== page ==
Cosmologic philosophy: anthropic principle opinion (Introduction)

by dhw, Sunday, March 17, 2019, 14:46 (99 days ago) @ David Turell

QUOTE: There can be no doubt that the Universe is governed by laws, constants, and the initial conditions that gave rise to it. This very same Universe then, in turn, gave rise to us. But that does not necessitate the Universe was required to have the exact properties it does in order to admit our existence, nor does it imply that a Universe that was different in some fundamental way would be an impossibility for observers. Most importantly, we cannot use the Anthropic Principle to learn why the Universe is the way we see it, as opposed to any other way.

"The Anthropic Principle may be a remarkable starting point, allowing us to place constraints on the Universe's properties owing to the fact of our existence, but that is not a scientific solution in and of itself. Our goal in science, remember, is to understand how the Universe arrived at its current properties through natural processes. If we replace scientific inquiry with anthropic arguments, we'll never get there. The multiverse may be real, but the Anthropic Principle cannot scientifically explain why our Universe's properties are what they are." (dhw's bold)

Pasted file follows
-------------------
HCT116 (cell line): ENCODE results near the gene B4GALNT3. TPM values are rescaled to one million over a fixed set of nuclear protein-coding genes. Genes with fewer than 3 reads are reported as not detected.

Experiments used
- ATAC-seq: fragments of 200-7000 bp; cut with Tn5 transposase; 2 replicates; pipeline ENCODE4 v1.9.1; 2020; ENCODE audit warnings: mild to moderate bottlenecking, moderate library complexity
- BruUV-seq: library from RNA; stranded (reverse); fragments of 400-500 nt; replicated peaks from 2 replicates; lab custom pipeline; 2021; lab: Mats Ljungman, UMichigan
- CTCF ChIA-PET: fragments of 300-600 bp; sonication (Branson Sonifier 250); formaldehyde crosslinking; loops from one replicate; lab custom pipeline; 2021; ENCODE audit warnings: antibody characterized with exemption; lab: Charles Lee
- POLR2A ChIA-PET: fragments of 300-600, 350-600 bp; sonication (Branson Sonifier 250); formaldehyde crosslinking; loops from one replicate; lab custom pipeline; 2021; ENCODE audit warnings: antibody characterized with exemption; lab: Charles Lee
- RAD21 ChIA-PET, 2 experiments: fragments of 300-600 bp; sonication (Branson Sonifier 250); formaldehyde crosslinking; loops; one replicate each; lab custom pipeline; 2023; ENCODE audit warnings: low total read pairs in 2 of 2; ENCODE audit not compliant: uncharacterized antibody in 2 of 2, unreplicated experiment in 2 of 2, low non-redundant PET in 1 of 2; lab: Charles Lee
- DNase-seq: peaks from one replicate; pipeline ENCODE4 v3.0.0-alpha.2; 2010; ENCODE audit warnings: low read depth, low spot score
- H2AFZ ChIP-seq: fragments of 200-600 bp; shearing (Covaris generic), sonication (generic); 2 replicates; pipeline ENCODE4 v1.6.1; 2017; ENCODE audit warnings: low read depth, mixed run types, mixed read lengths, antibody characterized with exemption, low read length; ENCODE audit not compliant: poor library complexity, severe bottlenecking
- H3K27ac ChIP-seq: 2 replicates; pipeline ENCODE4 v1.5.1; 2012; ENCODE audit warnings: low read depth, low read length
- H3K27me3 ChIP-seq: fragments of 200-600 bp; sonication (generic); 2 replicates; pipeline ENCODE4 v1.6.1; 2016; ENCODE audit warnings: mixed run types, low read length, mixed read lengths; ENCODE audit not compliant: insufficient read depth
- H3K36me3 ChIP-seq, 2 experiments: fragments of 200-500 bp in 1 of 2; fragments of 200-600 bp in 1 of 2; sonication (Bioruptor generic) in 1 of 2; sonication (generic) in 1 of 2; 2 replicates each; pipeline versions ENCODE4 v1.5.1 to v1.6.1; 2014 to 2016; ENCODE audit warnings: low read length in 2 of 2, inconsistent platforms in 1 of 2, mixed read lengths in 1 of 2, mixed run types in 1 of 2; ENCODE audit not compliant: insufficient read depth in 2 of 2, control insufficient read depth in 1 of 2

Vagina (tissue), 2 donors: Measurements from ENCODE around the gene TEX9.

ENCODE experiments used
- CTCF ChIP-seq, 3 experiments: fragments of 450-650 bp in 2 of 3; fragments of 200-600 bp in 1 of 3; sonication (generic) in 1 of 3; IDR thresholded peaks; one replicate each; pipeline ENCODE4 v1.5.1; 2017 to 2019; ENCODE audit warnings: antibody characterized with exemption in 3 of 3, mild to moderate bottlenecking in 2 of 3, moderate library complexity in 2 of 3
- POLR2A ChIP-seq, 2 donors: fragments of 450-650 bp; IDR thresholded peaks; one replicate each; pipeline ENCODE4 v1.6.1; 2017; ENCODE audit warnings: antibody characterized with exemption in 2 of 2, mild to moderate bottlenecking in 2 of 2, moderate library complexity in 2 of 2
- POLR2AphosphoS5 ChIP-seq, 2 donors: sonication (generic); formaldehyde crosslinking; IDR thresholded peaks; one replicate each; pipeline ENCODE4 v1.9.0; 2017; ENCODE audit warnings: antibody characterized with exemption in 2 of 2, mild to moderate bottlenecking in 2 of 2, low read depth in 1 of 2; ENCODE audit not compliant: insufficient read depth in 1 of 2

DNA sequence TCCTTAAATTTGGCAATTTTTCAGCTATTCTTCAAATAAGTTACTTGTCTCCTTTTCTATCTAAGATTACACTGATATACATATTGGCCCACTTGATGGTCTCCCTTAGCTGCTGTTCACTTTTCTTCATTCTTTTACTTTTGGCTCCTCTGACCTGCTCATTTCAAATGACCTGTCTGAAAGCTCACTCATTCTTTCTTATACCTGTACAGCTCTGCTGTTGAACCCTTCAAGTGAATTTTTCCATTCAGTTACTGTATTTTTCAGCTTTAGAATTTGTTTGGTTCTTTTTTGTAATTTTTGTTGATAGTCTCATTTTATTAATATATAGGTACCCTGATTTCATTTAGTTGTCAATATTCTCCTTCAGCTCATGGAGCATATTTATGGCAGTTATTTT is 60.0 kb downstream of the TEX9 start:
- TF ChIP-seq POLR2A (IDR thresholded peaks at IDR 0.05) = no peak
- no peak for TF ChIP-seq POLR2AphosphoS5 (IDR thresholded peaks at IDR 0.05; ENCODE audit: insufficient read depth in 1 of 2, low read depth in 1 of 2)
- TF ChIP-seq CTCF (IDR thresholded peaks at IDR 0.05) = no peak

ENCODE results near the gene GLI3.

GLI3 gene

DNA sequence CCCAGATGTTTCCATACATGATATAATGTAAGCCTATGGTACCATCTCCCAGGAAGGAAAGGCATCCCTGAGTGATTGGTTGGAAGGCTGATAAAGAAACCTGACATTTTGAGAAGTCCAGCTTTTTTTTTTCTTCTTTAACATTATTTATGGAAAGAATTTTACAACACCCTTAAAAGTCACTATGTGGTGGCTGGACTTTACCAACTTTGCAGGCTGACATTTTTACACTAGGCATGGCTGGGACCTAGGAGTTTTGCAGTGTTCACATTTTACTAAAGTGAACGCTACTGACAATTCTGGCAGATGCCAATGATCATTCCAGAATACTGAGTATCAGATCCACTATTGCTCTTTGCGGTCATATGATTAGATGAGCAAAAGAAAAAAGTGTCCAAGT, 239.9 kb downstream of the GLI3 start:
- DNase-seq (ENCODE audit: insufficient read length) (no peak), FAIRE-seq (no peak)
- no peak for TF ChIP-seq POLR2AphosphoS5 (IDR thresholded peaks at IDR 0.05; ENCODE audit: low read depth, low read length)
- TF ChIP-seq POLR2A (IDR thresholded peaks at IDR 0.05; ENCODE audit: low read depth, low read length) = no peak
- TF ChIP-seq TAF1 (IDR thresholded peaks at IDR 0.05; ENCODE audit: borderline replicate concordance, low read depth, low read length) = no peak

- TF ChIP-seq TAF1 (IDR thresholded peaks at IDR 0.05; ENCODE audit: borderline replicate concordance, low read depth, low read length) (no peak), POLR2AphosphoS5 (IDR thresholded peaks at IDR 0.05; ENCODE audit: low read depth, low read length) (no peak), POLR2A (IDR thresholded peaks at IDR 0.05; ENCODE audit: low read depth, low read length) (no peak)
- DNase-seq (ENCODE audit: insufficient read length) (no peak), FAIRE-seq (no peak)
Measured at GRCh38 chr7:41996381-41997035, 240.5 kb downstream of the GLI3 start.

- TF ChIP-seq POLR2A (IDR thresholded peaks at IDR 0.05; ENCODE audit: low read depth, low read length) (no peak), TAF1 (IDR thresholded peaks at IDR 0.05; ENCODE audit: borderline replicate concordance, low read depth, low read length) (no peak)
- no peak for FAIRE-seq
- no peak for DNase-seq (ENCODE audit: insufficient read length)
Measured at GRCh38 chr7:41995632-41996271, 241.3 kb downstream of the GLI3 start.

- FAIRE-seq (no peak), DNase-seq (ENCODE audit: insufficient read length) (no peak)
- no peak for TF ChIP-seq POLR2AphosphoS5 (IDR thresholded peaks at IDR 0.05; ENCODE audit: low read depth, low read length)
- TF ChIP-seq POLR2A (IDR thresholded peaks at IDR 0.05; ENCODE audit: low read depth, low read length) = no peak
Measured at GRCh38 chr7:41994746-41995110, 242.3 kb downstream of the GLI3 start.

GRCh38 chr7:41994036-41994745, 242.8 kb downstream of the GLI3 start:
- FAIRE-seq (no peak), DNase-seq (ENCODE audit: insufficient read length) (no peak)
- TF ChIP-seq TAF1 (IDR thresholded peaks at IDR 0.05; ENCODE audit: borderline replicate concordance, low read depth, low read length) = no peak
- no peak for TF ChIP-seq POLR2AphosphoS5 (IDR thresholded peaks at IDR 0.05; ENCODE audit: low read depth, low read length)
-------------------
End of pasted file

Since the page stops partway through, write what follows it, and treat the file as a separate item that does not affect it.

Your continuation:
DAVID: Exactly how I feel.

I’m amazed by your comment. The sections I have bolded are a complete rebuttal of your own arguments. First bold: the fact that we are here does not mean the universe was created for us (“in order to admit our existence”). Second bold: the fact that we are here does not offer any scientific proof that we are the reason for the universe being as it is. Third bold (which I find unacceptable) is that as a scientist Ethan Siegel clearly believes that his goal is to show that the universe is the result of natural processes, which is the very opposite of allowing for your God as the creator. However, I would argue that the goal of every scientist should be first and foremost to get as close as possible to objective truths rather than seek confirmation of their own beliefs (that everything can be explained by "natural processes"). His statement reeks of what you call confirmation bias. But I agree with him that the Anthropic Principle itself proves absolutely nothing about the origin and nature of the universe. (See also under “Big brain evolution.)

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